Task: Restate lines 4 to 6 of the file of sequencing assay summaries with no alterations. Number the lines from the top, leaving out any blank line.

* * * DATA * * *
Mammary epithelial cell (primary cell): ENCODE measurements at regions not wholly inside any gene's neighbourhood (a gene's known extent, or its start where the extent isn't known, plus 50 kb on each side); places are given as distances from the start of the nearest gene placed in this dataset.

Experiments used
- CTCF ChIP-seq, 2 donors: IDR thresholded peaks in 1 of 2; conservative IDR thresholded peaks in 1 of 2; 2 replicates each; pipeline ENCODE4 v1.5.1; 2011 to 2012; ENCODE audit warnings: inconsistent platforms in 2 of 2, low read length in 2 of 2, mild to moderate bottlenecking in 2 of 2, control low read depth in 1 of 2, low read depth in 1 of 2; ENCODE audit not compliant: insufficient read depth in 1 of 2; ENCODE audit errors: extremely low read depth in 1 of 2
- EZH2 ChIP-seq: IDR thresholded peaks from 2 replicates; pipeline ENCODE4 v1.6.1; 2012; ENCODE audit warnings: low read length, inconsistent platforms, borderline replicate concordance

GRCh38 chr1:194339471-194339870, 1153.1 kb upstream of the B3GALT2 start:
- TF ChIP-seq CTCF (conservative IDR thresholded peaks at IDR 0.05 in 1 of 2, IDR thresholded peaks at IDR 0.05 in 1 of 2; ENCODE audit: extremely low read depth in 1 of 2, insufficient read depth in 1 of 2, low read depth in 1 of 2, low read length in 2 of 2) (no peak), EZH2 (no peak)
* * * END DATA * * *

- EZH2 ChIP-seq: IDR thresholded peaks from 2 replicates; pipeline ENCODE4 v1.6.1; 2012; ENCODE audit warnings: low read length, inconsistent platforms, borderline replicate concordance

GRCh38 chr1:194339471-194339870, 1153.1 kb upstream of the B3GALT2 start:
- TF ChIP-seq CTCF (conservative IDR thresholded peaks at IDR 0.05 in 1 of 2, IDR thresholded peaks at IDR 0.05 in 1 of 2; ENCODE audit: extremely low read depth in 1 of 2, insufficient read depth in 1 of 2, low read depth in 1 of 2, low read length in 2 of 2) (no peak), EZH2 (no peak)